Eventually, Merchhiya came across PDFBlaster, from Data Fabrication Inc., and liked its simplicity, ease of implementation and, above all, the vendor's willingness to support the product. After an extensive test cycle, Digital Insight implemented the product about a year ago.
While Merchhiya won't disclose what he paid for PDFBlaster, he says "it has basically met our expectation in terms of ROI," and Digital Insight has saved $484,000 in the first year. In first month alone, he says, the company saw an immediate savings of $40,000.
Digital Insight has also reduced days sales outstanding (DSO) by 10 days in terms of producing and mailing invoices. DSO measures the average number of days a company takes to collect revenue after a sale has been made. This is relevant because the faster a company can turn sales into cash, the sooner it can reinvest the cash and make more sales.
"When you are looking at reducing the time between when you invoice your customer and when you receive the payment, the sooner it hits your books the better,'' says Merchhiya, in Westlake Village, Calif. He says his company sends out 2,000 or more invoices monthly, and in the first phase it has already reduced the amount of paper generated by 40%, which meets Intuit's "very aggressive corporate social responsibility goals." Digital Insight has also saved 24 hours of labor per month by eliminating the manual efforts involved in generating and transmitting the invoices.
"You choose a print function that goes into the PDFBlaster queue and you set your delivery method preference,'' such as fax or e-mail, he says. Users can also schedule the date and time the invoice goes out.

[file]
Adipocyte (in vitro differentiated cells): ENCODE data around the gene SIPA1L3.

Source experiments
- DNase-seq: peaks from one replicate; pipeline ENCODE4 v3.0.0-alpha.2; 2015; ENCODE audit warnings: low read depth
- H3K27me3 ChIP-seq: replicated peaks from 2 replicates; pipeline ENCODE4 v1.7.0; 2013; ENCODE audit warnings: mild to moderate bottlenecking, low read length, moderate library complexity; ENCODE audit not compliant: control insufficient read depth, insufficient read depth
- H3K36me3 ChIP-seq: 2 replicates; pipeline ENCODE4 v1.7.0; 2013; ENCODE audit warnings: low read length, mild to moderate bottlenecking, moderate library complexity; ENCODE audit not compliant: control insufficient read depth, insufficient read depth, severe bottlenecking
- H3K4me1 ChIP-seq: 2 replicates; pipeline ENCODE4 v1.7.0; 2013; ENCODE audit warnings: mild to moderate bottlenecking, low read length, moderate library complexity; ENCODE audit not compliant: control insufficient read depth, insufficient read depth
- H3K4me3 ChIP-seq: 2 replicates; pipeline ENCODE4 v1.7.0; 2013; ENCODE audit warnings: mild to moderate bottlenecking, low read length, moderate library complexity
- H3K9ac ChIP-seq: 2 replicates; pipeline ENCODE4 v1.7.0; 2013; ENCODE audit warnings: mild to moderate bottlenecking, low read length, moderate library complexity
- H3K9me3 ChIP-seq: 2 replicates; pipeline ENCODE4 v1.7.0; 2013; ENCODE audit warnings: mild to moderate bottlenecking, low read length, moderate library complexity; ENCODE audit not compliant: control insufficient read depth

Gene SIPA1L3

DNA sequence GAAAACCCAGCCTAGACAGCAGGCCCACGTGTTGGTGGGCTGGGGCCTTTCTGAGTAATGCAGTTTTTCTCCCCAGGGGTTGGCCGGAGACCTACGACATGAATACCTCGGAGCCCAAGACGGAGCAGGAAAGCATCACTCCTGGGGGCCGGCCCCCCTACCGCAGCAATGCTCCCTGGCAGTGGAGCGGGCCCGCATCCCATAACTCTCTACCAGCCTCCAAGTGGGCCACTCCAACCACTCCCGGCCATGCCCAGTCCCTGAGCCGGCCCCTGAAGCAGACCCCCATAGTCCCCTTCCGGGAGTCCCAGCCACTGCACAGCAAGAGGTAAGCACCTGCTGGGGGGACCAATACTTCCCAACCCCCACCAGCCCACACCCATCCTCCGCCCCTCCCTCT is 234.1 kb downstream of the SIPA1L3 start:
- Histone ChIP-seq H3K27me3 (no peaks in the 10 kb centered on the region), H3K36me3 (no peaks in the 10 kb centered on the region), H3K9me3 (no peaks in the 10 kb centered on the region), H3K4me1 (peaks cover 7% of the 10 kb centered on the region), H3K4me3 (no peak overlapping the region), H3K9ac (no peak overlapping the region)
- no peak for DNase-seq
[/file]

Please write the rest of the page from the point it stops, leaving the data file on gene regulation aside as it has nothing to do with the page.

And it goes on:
Bumpus from North Coast Electric also found the payment process has been shortened by the ability to get invoices into customers' hands a day earlier than if they had been directly mailed from the individual service centers. He says Billtrust attributes that to its targeted bundling with other companies' mail that streams through the post office quicker.
However, Bumpus says the fact that invoices arrive sooner doesn't necessarily translate to his company getting paid quicker, especially since their terms haven't changed, but he says customers like getting their invoices quicker so they can bill their own customers sooner.
North Coast sends out some 300 to 400 invoices a day and Billtrust charges North Coast per electronic invoice. Exact rates vary by volume, but Bumpus says "they charge by the envelope. So if there is one invoice, it costs the same as if we had three invoices in the envelop." As a result, North Coast is saving about 75% in mailing charges.
"I didn't do a detailed ROI. It was such a no-brainer for me; the most it's going to cost is the postage," Bumpus says, because Billtrust gives volume discounts by the way they're able to sort the invoices among multiple clients.
Sending financial documents electronically "helps take friction out of the supply chain,'' Bumpus says. "That's really what we work on."
Esther Shein is a freelance writer and editor. She can be reached at firstname.lastname@example.org.
This story, "The ROI of e-document delivery" was originally published by Computerworld.